Finding Norrie

Families are the best. No, really. They successfully, effortlessly, solve the Jungian psyche’s yearning for a balanced state of consciousness and unconsciousness. And, financially, it costs (unless you have teenagers) nothing.

Within family groups fathers have possibly the most misunderstood roles. Now I don’t want to get into mean-level parenting differences between men and women, or indeed anything that would agitate the fairer sex. But, men play a hugely differentiated role. And do it rather well.

In social situations, sports teams, even politics: father figures arise, indeed are thrust into prominence and are revered by followers. Gandhi, Churchill, even Pat Morita (in Karate Kid) are revered in their own sphere of influence. Not just as great politicians or even leaders or sportsmen, but as a reliable safe pair of hands who can set an example, mentor younger people,  give reasoned advice and just “do the right thing”.

Norrie was an unlikely candidate for such a role. Indeed he was supremely clever, articulate, an understated fencing coach and left handed. (A big plus!). He was also cantankerous, outspoken, irreverent, profane, a ‘ladies man’ (in a charming, old school way) and had a propensity to become ‘tired and emotional’ as Victorians were wont to say.

Our team had been in financial turmoil, falling membership and riven with apathy. Norrie showed up and things seemed to change almost immediately.

Now I’m not suggesting he was some sort of Clarence Odbody out of “It’s a Wonderful Life”, but he was somehow other-worldly. Mephistophelean goatee, sartorially acceptable and a pipe-smoker. Well, it did it for the team. Through a fug of pipe-smoke, beery breath and Rabelaisian encouragement, a motley collection of disinterested individuals began to have belief in their ability. Competitions beckoned. Wins began to accumulate. Notice was taken.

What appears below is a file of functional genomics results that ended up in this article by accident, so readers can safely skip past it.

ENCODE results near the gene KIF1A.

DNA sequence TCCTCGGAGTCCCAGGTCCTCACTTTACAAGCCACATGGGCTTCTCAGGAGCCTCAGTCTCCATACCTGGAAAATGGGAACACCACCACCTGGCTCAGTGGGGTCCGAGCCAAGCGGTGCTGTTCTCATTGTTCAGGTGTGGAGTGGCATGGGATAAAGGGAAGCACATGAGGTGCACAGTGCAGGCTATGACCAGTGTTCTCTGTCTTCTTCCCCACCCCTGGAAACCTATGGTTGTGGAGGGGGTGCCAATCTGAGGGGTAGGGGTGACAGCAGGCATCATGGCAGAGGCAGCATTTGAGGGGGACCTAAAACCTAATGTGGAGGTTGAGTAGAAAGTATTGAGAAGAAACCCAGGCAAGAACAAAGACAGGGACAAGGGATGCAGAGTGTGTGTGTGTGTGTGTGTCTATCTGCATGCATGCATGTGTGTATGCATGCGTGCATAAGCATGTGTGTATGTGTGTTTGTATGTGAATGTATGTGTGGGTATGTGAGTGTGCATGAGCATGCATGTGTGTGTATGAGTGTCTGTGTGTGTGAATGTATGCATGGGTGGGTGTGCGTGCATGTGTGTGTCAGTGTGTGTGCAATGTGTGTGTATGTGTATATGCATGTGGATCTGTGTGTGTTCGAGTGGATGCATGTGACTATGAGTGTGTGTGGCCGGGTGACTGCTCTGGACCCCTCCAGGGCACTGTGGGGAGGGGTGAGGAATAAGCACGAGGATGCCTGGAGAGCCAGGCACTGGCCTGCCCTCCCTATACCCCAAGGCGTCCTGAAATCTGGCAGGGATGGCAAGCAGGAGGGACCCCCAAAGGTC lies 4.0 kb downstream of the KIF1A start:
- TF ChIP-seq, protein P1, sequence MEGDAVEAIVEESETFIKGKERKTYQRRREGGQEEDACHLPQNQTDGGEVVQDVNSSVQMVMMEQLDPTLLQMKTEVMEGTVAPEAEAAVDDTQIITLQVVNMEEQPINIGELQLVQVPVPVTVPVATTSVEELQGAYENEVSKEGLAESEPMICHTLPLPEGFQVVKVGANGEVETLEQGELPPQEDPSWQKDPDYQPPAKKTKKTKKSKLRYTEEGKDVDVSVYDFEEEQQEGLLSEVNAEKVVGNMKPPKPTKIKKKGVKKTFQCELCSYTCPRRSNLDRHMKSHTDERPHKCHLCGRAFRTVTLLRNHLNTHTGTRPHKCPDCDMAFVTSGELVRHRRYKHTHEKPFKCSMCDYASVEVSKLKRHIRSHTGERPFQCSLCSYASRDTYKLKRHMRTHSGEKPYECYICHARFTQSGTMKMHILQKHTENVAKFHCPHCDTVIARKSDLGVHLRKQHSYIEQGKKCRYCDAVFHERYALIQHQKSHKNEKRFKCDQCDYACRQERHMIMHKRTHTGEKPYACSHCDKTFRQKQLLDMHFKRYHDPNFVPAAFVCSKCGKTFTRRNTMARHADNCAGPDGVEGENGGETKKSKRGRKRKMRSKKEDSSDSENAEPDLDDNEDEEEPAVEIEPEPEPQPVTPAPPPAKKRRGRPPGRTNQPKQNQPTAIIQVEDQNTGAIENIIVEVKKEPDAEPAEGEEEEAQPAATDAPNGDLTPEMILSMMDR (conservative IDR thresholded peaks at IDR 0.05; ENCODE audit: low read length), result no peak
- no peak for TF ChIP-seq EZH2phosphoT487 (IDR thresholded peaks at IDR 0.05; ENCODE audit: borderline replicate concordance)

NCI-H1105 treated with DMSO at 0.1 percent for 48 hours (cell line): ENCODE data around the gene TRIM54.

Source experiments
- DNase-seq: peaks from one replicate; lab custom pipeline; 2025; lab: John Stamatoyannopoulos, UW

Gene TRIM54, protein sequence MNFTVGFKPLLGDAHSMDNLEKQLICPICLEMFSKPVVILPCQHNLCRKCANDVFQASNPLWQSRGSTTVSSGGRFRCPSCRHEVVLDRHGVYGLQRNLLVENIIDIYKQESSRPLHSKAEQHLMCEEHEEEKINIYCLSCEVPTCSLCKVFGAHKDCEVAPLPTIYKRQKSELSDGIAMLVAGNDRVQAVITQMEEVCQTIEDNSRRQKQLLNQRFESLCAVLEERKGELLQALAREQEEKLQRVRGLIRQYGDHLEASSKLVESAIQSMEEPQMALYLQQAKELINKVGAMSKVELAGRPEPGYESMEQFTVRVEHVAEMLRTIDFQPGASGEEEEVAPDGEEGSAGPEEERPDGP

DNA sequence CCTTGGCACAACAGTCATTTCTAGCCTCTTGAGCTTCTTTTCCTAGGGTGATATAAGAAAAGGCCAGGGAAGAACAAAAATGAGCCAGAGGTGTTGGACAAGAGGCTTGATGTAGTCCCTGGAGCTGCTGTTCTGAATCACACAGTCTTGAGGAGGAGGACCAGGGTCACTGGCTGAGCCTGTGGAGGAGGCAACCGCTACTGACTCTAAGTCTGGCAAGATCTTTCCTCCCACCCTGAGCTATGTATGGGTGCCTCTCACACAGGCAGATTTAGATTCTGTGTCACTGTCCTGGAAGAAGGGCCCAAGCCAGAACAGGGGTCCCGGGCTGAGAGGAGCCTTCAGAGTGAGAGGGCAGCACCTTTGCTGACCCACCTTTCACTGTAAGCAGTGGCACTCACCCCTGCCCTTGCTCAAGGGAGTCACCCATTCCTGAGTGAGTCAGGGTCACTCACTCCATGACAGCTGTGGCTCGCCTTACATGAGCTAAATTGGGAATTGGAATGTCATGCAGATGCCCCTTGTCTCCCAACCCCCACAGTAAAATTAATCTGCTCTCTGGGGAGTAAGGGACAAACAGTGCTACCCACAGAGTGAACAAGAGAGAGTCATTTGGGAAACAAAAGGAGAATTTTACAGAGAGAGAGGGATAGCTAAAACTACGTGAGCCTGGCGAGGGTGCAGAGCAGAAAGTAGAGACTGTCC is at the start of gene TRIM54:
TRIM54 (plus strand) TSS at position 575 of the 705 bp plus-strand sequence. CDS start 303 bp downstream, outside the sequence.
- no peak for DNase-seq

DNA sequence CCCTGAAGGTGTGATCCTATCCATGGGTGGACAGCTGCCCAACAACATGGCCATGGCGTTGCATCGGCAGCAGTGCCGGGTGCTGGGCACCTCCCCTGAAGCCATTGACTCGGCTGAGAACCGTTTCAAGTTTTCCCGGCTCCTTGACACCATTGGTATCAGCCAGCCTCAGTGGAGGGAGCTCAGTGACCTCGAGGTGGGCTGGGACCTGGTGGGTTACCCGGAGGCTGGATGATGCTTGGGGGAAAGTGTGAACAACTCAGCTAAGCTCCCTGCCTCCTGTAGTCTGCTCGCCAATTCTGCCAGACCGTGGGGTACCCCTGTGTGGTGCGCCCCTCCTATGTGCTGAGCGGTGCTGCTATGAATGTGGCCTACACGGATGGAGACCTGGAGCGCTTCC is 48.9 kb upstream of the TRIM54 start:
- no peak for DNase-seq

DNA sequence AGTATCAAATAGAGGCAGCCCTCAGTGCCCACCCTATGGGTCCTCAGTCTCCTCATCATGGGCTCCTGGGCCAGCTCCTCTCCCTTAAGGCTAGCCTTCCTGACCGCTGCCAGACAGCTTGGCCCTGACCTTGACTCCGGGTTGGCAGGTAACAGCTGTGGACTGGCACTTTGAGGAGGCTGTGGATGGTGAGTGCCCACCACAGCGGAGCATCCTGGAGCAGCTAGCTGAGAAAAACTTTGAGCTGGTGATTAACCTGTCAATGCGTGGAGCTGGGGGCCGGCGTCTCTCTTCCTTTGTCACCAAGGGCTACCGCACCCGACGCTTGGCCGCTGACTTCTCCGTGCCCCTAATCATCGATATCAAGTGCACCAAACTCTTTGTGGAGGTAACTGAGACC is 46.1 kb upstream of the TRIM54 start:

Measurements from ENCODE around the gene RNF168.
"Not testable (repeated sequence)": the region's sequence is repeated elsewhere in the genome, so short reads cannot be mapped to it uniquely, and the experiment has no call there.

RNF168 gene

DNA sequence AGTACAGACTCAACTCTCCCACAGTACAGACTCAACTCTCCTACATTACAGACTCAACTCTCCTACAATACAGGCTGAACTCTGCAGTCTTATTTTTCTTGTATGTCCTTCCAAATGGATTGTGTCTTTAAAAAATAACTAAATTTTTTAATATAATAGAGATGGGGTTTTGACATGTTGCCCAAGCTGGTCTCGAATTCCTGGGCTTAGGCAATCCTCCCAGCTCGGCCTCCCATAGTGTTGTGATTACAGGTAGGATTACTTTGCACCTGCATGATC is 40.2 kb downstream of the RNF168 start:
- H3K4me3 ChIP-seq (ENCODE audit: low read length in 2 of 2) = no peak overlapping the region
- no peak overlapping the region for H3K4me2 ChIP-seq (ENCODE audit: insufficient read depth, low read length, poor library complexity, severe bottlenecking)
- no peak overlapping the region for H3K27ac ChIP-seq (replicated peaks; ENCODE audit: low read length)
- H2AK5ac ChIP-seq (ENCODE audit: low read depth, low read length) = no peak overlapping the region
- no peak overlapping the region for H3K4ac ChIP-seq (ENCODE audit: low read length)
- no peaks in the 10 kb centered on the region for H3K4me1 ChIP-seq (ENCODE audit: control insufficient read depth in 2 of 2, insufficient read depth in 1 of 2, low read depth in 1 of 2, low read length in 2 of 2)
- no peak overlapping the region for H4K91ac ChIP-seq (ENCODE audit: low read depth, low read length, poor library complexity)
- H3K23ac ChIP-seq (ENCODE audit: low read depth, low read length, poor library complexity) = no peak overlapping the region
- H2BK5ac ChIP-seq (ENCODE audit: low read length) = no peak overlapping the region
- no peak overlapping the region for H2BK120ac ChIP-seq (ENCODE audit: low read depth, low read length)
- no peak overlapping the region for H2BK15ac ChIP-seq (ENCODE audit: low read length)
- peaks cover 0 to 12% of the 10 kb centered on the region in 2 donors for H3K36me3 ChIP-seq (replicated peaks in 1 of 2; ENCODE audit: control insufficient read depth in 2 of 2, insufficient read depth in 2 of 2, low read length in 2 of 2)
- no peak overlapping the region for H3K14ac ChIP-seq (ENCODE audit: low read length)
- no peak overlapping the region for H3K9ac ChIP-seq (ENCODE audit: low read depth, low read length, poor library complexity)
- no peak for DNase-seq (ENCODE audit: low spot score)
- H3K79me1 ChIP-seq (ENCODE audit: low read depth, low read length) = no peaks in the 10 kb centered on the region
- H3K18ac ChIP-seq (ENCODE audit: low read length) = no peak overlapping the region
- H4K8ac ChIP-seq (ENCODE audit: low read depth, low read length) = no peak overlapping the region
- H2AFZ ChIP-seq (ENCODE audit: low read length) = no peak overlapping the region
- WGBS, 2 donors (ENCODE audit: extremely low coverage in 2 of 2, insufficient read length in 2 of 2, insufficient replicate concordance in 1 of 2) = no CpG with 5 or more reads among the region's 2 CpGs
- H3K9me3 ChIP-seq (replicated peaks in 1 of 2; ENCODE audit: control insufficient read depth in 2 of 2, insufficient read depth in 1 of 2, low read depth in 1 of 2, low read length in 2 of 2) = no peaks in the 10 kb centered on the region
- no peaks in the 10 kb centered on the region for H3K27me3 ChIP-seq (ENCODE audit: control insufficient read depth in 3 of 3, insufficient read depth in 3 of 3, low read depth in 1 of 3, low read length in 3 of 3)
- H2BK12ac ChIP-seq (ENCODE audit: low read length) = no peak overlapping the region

All this time, the time when bonding was strongest, Norrie’s own abilities were waning. Messy divorce took it’s toll. As did redundancy. Still the performances improved, the place was happier. Norrie’s own difficulties were masked, and at that point we didn’t concern ourselves. Well you don’t, do you? Norrie was travelling his Jungian middle passage completely unconsciously. As unaware of impeding crisis as we were. Norrie’s life crises were as meaningless to his team in the throws of youth and adolescence, as they were to his own self. Still he surprised us. captaining winning teams, and becoming the first local fencer to represent Scotland in the veteran category aged sixty. Just as Mr Jung asserts that we can only despair as the ageing Lothario paddles his canoe into the sunset with his twenty something girl; only the Lothario is blind to the fact he’s heading for rapids downstream. In Norrie’s case the toll of social, personal and economic upheaval he suffered led to a marked escalation in his own destructive behaviours. He never saw the rapids coming; neither did we.

People need parents. Not just the nurturing, the care, the safety they provide. They need a psychological shield which provides imagined protection from ‘the next life’. Once parents are gone, then as it goes, you’re bumped up the queue. Norrie provided this protection for the team. As long as he was there, no one else had to step up. Take responsibility. Even care. His own individuation was hampered by lack of self-care and commitment to his friends. Steadily, as his powers waned, the team produced more International recognition, medals, honours.

Then he stopped coming.

And like families do when the parental figure departs, the club slowly but inexorably began to drift apart. And at any reunions, just like families do, the old stories would be recited verbatim. Like Norse sagas: terrifying, yet with a strange longing even though everyone knows them all.

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Yet this particular saga would have been incomplete without finding out what had become of him. The successful club he mentored has long since ceased to exist. The individuals, too, often no longer in touch with each other. Creating their own mysteries as they stride forth towards that day where their lifetime watersheds begin. But Norrie?

Now in council sheltered care, and in his mid-eighties, I found him as sharp as ever. Not misty-eyed for the ‘old days’. More a sanguine reality for his present state. Still getting about unaided, he asked if I’d care to meet again soon and perhaps go out.

I agreed, of course.

Families are best. Each and every family you belong to.

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